Daily Scot: Sprawl, Parking and Office Parks

From the Toronto Star:

The Toronto region needs to stop building office parks surrounded by giant, parking lots on the fringes and start urbanizing its job zones, putting employment near transit and creating pedestrian friendly business parks.

Urban planner Pamela Blais …  has written detailed profiles of two of the region’s longstanding employment megazones being published this week by the non-profit Neptis Foundation, which has been studying the impact of provincial anti-sprawl policies.

Emerging jobs are compatible with multi-storey office towers rather than low, spread-out manufacturing facilities. Redeveloping the surface parking lots and building on some vacant business park sites could free up space for up to 57,000 office workers, according to Blais. …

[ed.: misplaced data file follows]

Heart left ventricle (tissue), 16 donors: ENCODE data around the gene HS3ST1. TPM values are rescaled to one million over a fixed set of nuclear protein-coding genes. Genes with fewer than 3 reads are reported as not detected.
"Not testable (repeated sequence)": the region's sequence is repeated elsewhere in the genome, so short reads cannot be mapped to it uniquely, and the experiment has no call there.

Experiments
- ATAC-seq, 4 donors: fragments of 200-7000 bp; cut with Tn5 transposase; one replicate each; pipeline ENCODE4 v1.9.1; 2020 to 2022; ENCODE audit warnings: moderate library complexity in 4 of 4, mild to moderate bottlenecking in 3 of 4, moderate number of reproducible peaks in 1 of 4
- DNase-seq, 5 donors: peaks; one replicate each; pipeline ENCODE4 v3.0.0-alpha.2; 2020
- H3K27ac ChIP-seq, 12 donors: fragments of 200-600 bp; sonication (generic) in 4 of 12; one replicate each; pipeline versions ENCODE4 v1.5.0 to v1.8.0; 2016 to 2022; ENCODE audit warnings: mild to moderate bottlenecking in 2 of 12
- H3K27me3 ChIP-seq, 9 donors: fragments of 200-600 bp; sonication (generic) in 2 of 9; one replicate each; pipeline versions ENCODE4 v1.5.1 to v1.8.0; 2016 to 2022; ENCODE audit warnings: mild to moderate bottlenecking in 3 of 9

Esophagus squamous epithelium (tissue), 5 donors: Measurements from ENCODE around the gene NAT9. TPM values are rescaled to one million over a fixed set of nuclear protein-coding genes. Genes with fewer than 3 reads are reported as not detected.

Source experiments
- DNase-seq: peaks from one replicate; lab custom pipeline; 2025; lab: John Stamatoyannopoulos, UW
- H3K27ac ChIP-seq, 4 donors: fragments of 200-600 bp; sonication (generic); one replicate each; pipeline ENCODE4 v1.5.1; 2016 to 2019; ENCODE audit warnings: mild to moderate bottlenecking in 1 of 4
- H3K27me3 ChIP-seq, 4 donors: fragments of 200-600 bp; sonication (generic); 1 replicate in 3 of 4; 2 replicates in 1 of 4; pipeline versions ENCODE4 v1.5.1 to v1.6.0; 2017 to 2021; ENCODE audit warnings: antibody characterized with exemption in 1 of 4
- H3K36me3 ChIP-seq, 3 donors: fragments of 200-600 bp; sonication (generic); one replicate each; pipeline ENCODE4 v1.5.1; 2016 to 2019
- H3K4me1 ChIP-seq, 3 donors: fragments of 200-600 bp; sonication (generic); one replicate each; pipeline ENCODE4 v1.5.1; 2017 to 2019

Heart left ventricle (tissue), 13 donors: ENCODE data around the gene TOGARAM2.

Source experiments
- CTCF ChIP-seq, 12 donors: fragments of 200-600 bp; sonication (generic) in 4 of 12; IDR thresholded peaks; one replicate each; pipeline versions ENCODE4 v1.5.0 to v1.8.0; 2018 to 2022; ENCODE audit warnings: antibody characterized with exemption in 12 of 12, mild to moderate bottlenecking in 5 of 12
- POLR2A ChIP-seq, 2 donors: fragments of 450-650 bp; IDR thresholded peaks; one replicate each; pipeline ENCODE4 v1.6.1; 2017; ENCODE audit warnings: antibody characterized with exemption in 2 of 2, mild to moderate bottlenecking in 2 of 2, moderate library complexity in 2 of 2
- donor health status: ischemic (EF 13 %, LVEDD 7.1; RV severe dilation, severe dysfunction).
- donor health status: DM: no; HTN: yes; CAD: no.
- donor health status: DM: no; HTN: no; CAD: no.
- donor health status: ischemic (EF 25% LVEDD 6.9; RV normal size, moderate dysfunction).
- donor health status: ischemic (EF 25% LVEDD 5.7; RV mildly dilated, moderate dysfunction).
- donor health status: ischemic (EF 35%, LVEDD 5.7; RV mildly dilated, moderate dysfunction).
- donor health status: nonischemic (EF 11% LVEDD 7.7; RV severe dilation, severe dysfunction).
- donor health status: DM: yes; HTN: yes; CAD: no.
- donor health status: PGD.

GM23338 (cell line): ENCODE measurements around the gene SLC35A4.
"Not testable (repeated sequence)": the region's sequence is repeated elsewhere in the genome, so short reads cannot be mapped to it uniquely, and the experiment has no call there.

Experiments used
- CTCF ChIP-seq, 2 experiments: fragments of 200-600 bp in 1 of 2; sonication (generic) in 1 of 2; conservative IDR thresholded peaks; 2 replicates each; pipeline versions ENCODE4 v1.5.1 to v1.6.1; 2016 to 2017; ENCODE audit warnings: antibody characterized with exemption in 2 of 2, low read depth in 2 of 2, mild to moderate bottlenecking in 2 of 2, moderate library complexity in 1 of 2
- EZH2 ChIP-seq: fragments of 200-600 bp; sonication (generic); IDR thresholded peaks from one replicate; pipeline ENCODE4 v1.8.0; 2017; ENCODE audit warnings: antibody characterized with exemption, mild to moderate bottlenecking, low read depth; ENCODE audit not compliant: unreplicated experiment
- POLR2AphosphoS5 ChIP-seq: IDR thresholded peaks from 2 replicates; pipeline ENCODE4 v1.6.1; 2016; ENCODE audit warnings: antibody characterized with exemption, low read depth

“That means restricting office development at the edges of the region. No more new suburban office parks. The 100 million sq. ft. of office space we’re expecting to plan for over the next 25 years — we have to do that in a way that maximizes out transit investments and the economic potential,” she said.


2 thoughts on “Daily Scot: Sprawl, Parking and Office Parks”

  1. The only reason these types of developments are successful is because they are near major freeways (in this case, Hwys. 404 and 407 ETR). Transit does not make them successful. Nor does being pedestrian friendly. Face it – the GTA freeways are what makes these developments successful. Don’t believe me? Just ask the realtors and tenants. They will tell you the truth.


  2. Alex Botta said:

    Freeways do not create space for jobs. Buildings do. TO has had tremendous long-term benefits and concentrated job creation around its subway hubs, just as Metro Vancouver’s Expo Line is still ion full TOD build-out 31 years later.. Freeways divide communities and are not capable of moving people as efficiently as transit which uses orders of magnitude fewer per capita resources. The only thing that wins over both modes of transport is building walkable communities, as anyone who has visited or lived in TO long enough to compare it to car / freeway saturated places like Vaughan.

    Night and day.


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